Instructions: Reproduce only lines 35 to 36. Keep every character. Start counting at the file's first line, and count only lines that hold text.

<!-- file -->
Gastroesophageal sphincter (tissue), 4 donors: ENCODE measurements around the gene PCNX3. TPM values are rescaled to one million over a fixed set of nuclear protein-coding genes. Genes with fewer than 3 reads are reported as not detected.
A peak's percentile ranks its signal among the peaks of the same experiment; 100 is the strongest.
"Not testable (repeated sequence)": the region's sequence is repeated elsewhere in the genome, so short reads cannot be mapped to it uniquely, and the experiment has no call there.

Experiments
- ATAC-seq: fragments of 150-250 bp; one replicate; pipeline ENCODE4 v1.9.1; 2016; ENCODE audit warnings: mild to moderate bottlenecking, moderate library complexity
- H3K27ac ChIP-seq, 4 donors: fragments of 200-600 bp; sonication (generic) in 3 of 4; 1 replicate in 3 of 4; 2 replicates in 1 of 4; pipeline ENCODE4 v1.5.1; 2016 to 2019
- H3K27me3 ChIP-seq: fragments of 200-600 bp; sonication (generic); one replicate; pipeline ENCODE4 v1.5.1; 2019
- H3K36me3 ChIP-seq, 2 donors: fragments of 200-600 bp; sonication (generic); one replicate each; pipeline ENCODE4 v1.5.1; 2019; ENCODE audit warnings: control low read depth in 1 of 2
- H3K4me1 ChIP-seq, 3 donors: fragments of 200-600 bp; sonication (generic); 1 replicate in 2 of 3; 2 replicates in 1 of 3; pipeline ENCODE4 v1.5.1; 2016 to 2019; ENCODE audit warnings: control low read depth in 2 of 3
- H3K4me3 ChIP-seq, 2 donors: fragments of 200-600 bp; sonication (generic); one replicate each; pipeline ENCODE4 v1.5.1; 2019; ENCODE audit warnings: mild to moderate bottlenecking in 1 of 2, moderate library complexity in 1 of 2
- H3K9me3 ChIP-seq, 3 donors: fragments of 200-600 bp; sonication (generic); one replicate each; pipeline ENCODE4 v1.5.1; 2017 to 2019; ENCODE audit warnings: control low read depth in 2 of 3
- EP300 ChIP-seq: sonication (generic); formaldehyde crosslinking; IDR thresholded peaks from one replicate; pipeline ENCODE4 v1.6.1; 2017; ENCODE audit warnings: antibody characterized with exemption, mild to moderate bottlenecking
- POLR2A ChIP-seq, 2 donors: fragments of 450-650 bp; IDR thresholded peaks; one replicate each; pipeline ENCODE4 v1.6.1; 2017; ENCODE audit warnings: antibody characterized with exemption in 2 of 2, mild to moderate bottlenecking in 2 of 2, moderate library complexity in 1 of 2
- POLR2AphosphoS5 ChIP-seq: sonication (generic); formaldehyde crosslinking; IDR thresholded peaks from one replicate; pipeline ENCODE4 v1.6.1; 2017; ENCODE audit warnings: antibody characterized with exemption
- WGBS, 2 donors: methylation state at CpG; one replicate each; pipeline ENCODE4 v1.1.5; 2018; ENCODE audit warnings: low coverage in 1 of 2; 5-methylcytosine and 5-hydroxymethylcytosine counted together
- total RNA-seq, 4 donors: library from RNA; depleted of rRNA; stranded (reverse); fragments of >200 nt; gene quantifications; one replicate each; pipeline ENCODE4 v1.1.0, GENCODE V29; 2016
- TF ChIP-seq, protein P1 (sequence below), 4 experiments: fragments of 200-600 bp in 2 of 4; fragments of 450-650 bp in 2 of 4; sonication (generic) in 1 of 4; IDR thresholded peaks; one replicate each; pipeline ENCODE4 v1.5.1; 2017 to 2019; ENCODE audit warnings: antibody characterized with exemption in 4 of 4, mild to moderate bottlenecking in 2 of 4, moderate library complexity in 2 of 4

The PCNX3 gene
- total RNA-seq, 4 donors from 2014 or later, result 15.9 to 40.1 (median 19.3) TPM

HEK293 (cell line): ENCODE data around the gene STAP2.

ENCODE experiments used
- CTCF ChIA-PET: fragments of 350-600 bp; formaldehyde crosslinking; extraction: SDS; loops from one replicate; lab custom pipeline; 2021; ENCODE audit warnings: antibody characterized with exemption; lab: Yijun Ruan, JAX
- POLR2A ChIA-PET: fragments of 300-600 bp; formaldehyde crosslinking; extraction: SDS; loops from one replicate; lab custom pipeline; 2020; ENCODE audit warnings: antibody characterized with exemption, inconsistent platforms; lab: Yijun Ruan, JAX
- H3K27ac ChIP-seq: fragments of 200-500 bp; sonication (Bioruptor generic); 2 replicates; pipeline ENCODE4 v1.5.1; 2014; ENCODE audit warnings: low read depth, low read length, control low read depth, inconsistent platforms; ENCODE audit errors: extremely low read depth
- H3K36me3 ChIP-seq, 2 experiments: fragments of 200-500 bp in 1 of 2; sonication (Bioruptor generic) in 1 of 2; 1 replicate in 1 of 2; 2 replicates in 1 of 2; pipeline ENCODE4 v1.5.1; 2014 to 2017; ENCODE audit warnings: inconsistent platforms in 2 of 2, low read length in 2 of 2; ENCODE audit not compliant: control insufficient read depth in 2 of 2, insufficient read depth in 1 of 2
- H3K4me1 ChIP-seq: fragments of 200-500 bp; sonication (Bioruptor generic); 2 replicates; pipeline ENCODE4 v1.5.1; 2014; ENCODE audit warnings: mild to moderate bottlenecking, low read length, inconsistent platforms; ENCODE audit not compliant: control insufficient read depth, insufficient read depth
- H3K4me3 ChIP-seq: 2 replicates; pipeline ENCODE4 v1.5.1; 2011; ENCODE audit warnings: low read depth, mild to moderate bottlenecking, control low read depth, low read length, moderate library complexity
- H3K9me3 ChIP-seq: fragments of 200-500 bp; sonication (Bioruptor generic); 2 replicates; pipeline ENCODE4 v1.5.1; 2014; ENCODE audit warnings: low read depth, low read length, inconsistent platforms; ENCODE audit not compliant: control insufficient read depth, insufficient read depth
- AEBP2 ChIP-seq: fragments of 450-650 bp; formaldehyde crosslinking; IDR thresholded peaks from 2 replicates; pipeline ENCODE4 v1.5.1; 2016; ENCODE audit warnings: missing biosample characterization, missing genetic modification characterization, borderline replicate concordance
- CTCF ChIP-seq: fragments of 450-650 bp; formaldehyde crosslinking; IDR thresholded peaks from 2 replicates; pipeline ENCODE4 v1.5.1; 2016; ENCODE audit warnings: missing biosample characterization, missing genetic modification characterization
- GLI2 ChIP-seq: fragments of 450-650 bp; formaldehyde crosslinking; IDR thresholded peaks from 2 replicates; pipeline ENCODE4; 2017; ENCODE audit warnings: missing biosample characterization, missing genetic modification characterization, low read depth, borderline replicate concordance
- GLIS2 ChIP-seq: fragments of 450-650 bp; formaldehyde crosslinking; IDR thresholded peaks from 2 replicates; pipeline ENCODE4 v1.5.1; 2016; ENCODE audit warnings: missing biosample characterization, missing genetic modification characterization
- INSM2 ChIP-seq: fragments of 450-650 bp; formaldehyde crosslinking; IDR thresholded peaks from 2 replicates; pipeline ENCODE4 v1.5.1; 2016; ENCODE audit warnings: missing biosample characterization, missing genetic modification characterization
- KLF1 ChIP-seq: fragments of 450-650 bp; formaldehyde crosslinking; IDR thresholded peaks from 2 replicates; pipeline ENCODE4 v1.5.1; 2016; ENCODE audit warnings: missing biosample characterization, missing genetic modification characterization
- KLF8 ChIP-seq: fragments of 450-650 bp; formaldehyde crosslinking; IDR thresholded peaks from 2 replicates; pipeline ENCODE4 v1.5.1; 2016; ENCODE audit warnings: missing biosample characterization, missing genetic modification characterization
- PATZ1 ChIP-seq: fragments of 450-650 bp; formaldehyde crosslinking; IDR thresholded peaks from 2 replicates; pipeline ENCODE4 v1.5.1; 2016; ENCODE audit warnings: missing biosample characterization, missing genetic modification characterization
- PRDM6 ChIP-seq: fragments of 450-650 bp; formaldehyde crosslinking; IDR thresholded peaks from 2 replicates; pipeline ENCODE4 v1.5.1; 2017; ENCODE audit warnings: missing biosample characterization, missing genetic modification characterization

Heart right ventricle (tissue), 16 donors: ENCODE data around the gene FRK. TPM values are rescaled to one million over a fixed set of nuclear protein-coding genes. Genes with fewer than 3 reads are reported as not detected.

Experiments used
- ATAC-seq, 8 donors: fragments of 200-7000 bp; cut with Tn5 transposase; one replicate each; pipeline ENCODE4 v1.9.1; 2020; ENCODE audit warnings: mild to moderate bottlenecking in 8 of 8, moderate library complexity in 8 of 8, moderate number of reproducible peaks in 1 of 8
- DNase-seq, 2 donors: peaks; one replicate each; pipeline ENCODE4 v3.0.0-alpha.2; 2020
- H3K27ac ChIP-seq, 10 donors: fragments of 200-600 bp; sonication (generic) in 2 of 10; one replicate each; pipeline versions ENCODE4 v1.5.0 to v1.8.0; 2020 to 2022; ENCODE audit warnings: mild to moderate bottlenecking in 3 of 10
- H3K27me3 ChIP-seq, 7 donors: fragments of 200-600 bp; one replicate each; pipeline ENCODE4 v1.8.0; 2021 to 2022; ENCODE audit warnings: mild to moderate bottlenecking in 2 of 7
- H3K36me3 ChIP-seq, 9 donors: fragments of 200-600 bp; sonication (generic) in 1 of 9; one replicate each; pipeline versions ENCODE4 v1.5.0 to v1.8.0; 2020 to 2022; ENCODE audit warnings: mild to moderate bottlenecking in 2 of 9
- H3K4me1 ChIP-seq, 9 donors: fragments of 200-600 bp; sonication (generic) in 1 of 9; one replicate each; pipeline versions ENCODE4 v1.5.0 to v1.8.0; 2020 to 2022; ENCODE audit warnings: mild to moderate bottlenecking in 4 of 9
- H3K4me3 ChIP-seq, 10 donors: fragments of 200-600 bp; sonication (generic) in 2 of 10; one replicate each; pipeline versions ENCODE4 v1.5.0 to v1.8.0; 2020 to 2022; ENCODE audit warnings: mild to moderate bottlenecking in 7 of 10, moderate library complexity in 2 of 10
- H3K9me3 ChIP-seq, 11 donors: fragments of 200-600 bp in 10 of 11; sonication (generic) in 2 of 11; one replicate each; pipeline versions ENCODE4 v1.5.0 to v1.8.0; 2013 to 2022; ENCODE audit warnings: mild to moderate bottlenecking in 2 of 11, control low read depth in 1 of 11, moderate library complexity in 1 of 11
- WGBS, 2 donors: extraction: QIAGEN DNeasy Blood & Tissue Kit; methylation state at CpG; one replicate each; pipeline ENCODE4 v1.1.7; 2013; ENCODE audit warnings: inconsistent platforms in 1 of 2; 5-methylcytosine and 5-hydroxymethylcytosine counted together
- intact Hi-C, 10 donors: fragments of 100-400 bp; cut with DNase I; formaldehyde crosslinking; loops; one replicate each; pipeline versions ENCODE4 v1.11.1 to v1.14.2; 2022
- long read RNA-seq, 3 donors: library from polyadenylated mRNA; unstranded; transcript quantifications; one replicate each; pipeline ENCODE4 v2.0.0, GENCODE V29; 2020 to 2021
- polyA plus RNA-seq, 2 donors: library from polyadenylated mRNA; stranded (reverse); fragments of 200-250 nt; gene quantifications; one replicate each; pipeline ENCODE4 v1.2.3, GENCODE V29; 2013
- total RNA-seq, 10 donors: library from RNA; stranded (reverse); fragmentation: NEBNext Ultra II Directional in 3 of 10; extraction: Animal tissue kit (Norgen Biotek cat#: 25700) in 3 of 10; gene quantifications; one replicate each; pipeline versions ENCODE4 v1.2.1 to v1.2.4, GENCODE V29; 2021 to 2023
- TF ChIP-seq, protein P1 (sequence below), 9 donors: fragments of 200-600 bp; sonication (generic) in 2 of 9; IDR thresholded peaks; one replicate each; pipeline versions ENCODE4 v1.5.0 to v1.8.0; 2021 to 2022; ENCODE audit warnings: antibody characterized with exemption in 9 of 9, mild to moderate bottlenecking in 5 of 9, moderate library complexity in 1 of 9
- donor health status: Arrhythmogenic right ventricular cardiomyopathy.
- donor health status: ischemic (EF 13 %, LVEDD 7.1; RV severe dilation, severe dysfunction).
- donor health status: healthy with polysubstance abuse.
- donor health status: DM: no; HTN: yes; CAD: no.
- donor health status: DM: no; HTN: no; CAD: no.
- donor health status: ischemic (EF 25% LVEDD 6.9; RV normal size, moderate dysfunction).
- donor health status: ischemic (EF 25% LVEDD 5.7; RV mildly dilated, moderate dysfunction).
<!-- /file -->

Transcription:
- KLF8 ChIP-seq: fragments of 450-650 bp; formaldehyde crosslinking; IDR thresholded peaks from 2 replicates; pipeline ENCODE4 v1.5.1; 2016; ENCODE audit warnings: missing biosample characterization, missing genetic modification characterization
- PATZ1 ChIP-seq: fragments of 450-650 bp; formaldehyde crosslinking; IDR thresholded peaks from 2 replicates; pipeline ENCODE4 v1.5.1; 2016; ENCODE audit warnings: missing biosample characterization, missing genetic modification characterization